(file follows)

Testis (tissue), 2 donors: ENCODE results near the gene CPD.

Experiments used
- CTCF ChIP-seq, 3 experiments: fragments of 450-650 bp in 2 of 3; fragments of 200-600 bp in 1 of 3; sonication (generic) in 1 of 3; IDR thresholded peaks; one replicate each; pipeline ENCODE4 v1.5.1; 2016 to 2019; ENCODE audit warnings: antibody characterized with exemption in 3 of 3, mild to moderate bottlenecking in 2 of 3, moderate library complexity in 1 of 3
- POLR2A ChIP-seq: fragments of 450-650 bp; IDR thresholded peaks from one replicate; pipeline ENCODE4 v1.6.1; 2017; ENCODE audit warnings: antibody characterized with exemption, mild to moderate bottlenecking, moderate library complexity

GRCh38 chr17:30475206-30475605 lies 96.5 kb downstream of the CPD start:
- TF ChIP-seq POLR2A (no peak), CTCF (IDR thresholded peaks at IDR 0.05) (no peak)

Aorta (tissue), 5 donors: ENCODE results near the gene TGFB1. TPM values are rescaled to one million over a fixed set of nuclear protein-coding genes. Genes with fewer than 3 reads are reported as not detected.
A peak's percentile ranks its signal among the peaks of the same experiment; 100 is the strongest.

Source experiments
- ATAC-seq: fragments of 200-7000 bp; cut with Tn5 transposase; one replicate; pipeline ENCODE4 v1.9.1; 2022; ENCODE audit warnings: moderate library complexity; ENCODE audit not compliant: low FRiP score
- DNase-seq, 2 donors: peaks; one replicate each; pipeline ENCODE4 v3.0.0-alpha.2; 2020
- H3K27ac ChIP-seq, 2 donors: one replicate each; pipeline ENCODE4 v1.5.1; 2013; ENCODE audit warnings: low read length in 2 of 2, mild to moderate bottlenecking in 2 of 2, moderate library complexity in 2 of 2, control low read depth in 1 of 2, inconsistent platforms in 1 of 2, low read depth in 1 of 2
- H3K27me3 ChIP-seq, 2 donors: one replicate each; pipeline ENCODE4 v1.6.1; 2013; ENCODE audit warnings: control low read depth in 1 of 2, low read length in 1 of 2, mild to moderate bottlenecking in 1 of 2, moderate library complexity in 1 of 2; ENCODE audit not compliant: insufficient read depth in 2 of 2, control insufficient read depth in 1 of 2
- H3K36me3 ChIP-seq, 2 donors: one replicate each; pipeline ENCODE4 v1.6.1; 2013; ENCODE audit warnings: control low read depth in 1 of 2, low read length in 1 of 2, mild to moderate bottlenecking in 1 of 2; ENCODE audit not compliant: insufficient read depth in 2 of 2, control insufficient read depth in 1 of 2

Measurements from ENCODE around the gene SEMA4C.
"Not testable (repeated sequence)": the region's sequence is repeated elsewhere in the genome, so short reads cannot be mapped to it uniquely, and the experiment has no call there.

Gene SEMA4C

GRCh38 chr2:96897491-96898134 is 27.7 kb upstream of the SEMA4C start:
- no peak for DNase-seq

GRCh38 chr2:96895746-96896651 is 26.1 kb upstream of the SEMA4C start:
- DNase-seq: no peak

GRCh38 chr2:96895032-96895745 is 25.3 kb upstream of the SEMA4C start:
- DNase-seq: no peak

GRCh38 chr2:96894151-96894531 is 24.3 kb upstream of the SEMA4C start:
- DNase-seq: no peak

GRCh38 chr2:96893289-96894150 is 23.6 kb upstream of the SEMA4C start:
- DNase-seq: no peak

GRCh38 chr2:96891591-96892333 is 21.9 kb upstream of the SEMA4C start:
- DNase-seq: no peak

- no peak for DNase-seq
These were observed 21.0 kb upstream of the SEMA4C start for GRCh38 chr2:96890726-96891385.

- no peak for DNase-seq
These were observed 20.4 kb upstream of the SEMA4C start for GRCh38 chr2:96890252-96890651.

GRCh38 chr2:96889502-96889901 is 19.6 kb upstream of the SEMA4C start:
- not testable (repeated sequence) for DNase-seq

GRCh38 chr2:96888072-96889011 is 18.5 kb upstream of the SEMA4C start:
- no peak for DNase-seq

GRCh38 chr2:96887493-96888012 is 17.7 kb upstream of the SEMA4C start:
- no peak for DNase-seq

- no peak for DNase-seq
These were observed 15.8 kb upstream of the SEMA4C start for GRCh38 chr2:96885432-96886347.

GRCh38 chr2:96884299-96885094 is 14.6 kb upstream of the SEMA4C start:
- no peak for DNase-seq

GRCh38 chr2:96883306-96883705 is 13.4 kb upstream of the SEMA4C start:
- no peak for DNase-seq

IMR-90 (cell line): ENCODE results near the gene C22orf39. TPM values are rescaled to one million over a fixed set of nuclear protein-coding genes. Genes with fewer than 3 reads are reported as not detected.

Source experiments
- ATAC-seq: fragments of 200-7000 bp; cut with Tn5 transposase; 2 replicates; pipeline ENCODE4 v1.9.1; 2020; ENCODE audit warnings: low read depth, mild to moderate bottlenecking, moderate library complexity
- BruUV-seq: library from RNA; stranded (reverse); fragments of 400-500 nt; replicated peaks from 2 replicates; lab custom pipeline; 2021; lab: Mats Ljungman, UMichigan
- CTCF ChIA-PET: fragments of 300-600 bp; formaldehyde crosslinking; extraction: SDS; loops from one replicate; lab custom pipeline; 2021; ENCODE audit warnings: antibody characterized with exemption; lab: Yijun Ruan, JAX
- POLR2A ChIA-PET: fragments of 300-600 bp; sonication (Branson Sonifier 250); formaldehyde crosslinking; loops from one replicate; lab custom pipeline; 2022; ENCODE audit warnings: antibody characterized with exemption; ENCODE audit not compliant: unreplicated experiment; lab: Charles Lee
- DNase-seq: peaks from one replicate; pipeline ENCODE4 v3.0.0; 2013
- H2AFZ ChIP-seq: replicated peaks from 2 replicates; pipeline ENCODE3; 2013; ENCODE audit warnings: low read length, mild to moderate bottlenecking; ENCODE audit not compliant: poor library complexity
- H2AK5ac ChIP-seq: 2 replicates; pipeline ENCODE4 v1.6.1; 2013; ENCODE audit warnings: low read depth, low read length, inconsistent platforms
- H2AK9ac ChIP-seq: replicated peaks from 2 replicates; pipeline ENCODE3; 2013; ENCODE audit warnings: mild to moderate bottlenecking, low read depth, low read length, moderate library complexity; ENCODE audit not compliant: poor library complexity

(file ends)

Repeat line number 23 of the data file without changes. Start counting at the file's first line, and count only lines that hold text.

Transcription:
- DNase-seq: no peak